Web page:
The Main Problem in Ferguson (and Everywhere Else)

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In a word: Sin.

“The heart is more deceitful than all else and is desperately sick; Who can understand it?” From Jeremiah 17

“For out of the heart come evil thoughts, murder, adultery, sexual immorality, theft, false witness, slander.” Jesus, in Matthew 15

“And Peter said to them, “Repent and be baptized every one of you in the name of Jesus Christ for the forgiveness of your sins, and you will receive the gift of the Holy Spirit.” From Acts 2, after Jesus’ death, resurrection, and ascension to the Father.

People hate and people die and people kill because sin happened and happens.

We have rebelled against God. The good, loving, pure, holy God. We have. Ourselves and in our forefather, Adam.

He and Eve chose to disobey God, and we did it with them and do it again every day. That’s why there’s violence and viciousness and rage.

We chase pleasure and happiness and hope in sex, money, popularity, and power. And we refuse to worship God. It all comes from that.

From inside our rebellious hearts, hearts that seek meaning and satisfaction in anything but the God who made them, come murder and hatred and lust and greed and violence.

Every murder in the United States this year has been the result of a sinful heart.

I get sinfully angry, or in Jesus’ words I murder people in my own heart, because I’m a sinner.

My biggest problem since the day I was born has been my own sinful heart.

If the police officer in Ferguson, MO killed from hatred, or if he was recklessly violent, then that is a wicked sin. And if anyone responds with vengeful violence to him or others, then that is wicked sin.

Both unlawful hatred and vengeful violence are sins according to God.

The sins of every police officer and citizen in Ferguson, of every person in the Middle East, of the three people in the room I’m sitting in, they are the cause of death and pain and fear and shame.

We are not merely victims of evil, we are perpetrators of it.

The world is made up of people who love the darkness, hate God, want to worship created things, and sin against each other constantly because of it.

Jesus paid the penalty, not for our accidental errors of bad judgment, but for our twisted and God-defying sins.

God is wonderfully good to offer greedy and lunatic racists, thieves, gossips, parent-haters, adulterers, and idolaters forgiveness.

To offer us pardon.

To be willing to turn us from darkness-lovers to light-lovers.

The primary problem with our world isn’t that we’re not empowered enough. It isn’t that we’re not politically free enough. It isn’t poverty or pollution.

No, the primary problem, the reality that causes weakness and oppression and hunger and the earth’s groaning, is that we are sinners.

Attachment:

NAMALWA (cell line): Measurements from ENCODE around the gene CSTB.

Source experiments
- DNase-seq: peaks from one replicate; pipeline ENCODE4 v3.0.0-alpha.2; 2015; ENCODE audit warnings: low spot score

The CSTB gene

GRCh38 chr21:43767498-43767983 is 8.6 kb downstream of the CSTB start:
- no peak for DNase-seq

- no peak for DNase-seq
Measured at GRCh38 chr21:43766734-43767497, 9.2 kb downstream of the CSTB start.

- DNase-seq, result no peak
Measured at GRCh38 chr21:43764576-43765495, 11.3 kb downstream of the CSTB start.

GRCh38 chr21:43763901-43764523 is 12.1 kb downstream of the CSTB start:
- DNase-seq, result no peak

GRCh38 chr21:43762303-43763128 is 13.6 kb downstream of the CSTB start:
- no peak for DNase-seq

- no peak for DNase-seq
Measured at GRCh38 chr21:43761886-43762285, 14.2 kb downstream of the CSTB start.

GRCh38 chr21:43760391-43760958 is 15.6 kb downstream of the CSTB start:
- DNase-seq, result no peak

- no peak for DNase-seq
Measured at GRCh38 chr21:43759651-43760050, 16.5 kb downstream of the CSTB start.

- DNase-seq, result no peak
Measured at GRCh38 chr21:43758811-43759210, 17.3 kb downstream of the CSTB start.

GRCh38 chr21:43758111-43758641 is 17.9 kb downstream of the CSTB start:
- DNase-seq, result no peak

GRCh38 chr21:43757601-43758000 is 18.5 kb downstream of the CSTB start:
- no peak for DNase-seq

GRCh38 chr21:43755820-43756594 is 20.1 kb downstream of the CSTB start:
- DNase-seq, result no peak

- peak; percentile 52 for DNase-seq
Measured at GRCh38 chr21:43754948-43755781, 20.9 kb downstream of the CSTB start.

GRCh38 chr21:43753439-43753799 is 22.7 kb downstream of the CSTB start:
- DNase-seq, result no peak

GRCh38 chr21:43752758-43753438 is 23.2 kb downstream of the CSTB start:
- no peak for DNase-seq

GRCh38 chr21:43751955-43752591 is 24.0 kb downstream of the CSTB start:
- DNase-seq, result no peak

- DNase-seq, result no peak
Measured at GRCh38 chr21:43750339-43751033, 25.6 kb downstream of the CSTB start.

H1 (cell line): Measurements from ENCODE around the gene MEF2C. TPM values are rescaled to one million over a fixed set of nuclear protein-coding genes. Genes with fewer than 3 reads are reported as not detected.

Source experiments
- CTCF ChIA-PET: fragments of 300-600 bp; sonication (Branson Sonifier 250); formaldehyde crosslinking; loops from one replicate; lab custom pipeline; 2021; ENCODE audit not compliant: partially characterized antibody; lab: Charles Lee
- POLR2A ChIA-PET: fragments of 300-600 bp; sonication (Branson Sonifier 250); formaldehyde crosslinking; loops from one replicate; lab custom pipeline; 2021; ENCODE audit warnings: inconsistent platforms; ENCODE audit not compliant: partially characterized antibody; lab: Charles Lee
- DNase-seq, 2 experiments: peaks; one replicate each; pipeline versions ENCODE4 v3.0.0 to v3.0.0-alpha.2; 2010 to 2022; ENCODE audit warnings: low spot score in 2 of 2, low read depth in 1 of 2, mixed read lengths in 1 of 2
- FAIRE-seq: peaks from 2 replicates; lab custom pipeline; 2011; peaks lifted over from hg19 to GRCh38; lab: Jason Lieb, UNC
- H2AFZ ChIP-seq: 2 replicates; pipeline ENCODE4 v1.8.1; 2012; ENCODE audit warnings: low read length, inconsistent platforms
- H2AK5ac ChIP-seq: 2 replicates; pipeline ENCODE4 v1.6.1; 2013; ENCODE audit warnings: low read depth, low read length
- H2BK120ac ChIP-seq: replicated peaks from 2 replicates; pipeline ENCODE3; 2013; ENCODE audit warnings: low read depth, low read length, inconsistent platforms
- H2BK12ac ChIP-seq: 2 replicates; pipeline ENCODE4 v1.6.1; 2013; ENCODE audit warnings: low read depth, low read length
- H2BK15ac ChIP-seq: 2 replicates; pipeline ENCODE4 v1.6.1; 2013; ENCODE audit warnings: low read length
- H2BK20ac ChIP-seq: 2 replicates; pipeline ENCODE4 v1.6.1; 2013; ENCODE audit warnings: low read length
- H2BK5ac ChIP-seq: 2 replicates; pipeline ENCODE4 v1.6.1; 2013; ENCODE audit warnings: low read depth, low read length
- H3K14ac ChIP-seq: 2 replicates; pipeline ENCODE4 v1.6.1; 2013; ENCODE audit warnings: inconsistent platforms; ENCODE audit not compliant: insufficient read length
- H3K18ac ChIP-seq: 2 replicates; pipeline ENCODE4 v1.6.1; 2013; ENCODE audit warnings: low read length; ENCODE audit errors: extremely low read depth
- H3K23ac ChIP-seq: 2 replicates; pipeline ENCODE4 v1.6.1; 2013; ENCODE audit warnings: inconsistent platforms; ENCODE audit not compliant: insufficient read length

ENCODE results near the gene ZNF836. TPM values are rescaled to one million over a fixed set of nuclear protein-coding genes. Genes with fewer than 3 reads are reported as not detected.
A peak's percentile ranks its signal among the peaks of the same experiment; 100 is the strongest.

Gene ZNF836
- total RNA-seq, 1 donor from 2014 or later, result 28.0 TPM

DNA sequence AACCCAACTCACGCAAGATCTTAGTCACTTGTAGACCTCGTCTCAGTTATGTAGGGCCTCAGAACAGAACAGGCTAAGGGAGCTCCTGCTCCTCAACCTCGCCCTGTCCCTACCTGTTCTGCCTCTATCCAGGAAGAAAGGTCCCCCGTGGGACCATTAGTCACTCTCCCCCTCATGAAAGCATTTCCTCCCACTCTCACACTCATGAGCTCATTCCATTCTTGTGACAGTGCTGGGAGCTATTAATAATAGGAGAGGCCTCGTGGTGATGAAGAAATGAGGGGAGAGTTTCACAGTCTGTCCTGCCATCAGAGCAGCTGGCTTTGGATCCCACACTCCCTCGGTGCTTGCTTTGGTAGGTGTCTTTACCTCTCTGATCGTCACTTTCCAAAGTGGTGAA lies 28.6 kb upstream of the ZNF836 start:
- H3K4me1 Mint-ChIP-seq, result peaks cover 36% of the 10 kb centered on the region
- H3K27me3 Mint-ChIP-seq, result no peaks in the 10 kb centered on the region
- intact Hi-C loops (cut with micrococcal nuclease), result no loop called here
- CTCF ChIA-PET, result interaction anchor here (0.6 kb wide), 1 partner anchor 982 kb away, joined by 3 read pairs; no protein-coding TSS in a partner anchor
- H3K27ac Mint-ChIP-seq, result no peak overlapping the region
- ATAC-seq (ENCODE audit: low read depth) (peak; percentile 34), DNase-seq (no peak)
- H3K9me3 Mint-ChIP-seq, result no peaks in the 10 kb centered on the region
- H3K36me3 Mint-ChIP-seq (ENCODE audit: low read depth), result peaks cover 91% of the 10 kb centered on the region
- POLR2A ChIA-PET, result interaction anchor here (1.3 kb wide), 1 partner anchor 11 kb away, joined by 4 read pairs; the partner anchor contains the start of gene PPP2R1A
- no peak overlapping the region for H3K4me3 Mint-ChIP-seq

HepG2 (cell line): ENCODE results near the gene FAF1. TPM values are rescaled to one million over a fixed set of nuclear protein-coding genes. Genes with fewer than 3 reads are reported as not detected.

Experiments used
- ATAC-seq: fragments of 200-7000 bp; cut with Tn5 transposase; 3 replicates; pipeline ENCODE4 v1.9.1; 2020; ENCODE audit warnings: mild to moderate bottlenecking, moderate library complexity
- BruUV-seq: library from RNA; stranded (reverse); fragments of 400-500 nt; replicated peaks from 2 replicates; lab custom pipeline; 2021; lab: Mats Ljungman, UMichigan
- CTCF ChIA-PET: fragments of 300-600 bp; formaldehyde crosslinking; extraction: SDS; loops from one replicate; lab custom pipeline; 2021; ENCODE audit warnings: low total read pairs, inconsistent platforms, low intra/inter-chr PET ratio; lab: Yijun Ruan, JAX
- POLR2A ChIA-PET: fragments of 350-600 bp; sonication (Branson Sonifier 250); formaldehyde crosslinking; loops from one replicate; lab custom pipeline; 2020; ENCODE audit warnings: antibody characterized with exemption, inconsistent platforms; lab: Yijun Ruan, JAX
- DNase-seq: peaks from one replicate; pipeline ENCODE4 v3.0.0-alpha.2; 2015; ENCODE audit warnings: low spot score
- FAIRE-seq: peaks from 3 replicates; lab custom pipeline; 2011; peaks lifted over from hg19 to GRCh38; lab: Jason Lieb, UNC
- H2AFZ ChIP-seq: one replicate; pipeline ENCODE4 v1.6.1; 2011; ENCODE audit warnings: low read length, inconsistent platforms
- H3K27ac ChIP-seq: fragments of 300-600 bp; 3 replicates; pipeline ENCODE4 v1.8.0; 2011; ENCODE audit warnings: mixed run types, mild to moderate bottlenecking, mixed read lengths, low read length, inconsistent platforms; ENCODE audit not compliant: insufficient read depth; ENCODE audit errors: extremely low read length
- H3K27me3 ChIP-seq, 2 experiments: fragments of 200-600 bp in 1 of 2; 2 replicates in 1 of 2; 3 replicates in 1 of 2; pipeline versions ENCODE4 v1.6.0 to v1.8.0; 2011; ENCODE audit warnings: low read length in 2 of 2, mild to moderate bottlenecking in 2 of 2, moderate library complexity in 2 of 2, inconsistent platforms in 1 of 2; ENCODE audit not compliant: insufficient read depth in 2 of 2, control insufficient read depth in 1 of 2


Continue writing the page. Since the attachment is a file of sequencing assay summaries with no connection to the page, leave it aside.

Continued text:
We are called to be healed of a self-inflicted, infected, and lethal spiritual wound, not called to take children’s aspirin for a spiritual headache. We are dying, inside and out, from our sins. And so Jesus didn’t come to be a community activist or get out the vote or write a national constitution or build solar panels.

No, He came to redeem a people. And to make them, and the world with them, what they should’ve been.

And to do it all to God’s glory.

The reason there is racism is that there are sinners. And the reason there is revenge is that there are sinners. And the reason that people rob stores and call human beings “animals” and can’t forgive is that there are sinners.

Jesus offers forgiveness for those sins to those sinners. He offers to turn haters of the only real God into children of the Almighty God. He offers good news to those who, by their own doing, deserve only bad news.

The answer for Ferguson’s problem, in an ultimate sense, is the same as the answer for everyone else’s: The forgiveness and peace with God and new life that only the Messiah Jesus offers.

Only Jesus can turn the violent into true peacemakers, the unforgiving into the truly merciful, and the wicked into those who mourn their sins and then hunger and thirst for righteousness.

I’ll end with the story of an Israelite turncoat thief, an underhanded rich man, named Zacchaeus. It’s from Luke 19. And it’s one of the many examples of God gives of the only way wicked sinners can be made into holy and new and good God-lovers.

“There was a man named Zacchaeus. He was a chief tax collector and was rich. And he was seeking to see who Jesus was, but on account of the crowd he could not, because he was small in stature. So he ran on ahead and climbed up into a sycamore tree to see him, for he was about to pass that way. And when Jesus came to the place, he looked up and said to him, ‘Zacchaeus, hurry and come down, for I must stay at your house today.’ So he hurried and came down and received him joyfully. And when they saw it, they all grumbled, ‘He has gone in to be the guest of a man who is a sinner.’ And Zacchaeus stood and said to the Lord, ‘Behold, Lord, the half of my goods I give to the poor. And if I have defrauded anyone of anything, I restore it fourfold.’ And Jesus said to him, ‘Today salvation has come to this house, since he also is a son of Abraham. For the Son of Man came to seek and to save the lost.'”

Repent and believe in Jesus Christ, and His Good News that sinners can be made new will be for you.

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